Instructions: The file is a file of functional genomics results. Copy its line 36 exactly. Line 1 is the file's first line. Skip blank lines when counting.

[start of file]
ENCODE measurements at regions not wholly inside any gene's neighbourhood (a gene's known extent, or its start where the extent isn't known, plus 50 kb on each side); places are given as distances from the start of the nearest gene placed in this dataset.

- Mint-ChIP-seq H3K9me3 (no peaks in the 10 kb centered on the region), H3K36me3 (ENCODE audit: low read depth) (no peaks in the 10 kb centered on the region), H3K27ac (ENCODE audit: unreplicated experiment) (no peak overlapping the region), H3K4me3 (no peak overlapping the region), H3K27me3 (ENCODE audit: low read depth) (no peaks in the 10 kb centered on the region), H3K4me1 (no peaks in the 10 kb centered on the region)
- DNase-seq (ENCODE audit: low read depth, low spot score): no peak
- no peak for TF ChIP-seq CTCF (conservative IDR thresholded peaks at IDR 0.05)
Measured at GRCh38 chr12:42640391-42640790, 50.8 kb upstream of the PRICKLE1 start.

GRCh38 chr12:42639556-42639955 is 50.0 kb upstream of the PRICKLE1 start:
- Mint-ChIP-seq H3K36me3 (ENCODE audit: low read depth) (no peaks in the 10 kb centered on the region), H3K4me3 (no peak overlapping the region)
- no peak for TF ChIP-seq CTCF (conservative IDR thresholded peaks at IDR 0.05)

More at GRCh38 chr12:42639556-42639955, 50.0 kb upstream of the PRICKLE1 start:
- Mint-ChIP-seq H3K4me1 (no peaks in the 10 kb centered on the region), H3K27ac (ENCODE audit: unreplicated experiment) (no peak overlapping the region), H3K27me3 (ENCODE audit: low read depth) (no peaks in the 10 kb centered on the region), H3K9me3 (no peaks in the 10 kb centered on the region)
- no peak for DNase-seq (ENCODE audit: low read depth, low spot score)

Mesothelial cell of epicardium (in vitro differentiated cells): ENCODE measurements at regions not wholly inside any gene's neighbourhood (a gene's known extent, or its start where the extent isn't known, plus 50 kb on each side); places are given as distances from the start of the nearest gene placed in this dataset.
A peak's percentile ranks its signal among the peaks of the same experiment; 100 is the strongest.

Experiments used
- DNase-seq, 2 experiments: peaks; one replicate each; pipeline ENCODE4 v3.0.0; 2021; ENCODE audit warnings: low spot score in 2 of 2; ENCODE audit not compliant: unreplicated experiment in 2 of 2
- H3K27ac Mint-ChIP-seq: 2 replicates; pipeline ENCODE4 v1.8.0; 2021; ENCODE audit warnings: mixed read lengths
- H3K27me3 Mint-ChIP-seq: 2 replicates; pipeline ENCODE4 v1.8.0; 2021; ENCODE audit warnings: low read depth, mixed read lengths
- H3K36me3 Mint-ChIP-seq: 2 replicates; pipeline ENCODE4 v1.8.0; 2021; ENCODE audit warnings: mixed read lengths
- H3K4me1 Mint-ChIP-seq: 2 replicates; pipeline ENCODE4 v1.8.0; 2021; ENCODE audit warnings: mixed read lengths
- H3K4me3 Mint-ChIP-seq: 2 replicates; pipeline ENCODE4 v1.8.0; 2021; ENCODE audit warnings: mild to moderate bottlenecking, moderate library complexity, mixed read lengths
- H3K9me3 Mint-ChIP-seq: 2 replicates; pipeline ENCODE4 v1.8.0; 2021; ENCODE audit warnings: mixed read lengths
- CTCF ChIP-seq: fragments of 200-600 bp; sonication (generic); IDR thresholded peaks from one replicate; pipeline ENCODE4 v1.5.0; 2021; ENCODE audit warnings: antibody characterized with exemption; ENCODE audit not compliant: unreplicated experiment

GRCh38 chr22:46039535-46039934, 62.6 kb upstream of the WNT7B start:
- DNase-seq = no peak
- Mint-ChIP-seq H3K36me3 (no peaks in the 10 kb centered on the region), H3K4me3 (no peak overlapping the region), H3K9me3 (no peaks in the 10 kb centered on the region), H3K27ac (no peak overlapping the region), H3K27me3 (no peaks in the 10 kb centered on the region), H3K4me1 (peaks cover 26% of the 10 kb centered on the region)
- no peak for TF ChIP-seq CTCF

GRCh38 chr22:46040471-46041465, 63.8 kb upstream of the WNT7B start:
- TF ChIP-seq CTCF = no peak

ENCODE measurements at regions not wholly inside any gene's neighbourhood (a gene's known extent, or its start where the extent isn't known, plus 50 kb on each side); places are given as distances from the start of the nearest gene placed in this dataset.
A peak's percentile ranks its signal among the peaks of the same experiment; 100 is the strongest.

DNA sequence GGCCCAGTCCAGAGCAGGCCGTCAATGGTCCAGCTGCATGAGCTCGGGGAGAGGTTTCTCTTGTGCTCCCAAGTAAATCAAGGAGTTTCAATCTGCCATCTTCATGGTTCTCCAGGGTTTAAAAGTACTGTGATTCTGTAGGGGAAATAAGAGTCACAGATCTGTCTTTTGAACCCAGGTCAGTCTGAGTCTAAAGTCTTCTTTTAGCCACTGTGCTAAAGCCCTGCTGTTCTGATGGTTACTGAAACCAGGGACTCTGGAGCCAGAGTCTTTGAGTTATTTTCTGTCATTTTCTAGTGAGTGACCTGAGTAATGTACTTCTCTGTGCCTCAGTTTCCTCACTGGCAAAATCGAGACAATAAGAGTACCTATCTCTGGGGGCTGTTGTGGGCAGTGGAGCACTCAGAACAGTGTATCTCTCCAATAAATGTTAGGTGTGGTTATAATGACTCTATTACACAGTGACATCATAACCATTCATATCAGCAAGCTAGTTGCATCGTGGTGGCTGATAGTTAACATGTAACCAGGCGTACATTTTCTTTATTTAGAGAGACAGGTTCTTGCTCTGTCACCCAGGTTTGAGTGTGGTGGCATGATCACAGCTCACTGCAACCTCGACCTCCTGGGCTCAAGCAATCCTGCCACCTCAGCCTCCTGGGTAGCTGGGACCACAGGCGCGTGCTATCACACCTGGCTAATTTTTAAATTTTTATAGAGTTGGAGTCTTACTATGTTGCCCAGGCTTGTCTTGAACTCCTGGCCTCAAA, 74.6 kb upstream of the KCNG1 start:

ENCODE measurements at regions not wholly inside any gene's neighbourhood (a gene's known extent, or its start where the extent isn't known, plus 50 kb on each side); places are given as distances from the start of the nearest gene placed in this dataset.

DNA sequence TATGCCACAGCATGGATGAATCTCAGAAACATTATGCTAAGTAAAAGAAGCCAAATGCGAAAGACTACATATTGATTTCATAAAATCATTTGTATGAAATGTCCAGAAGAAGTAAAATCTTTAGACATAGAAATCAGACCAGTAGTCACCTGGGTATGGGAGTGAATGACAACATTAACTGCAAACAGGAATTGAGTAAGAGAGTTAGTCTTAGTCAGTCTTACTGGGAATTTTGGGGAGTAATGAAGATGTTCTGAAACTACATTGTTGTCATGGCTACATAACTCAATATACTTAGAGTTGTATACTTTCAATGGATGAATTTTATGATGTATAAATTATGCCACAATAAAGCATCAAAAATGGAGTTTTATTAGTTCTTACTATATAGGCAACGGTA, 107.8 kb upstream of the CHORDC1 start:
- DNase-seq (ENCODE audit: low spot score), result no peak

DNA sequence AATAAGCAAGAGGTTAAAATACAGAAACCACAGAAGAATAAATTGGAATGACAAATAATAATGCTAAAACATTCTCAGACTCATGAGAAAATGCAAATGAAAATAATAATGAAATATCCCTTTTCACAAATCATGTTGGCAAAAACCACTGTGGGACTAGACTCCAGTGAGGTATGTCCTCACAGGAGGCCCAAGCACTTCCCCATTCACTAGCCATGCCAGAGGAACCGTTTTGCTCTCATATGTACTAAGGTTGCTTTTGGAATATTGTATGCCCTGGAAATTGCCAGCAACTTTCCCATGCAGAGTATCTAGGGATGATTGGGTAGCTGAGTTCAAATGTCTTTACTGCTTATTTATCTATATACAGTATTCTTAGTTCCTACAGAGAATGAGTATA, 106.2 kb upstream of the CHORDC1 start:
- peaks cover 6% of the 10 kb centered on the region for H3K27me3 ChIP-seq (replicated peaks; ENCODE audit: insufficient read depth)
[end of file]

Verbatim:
- peaks cover 6% of the 10 kb centered on the region for H3K27me3 ChIP-seq (replicated peaks; ENCODE audit: insufficient read depth)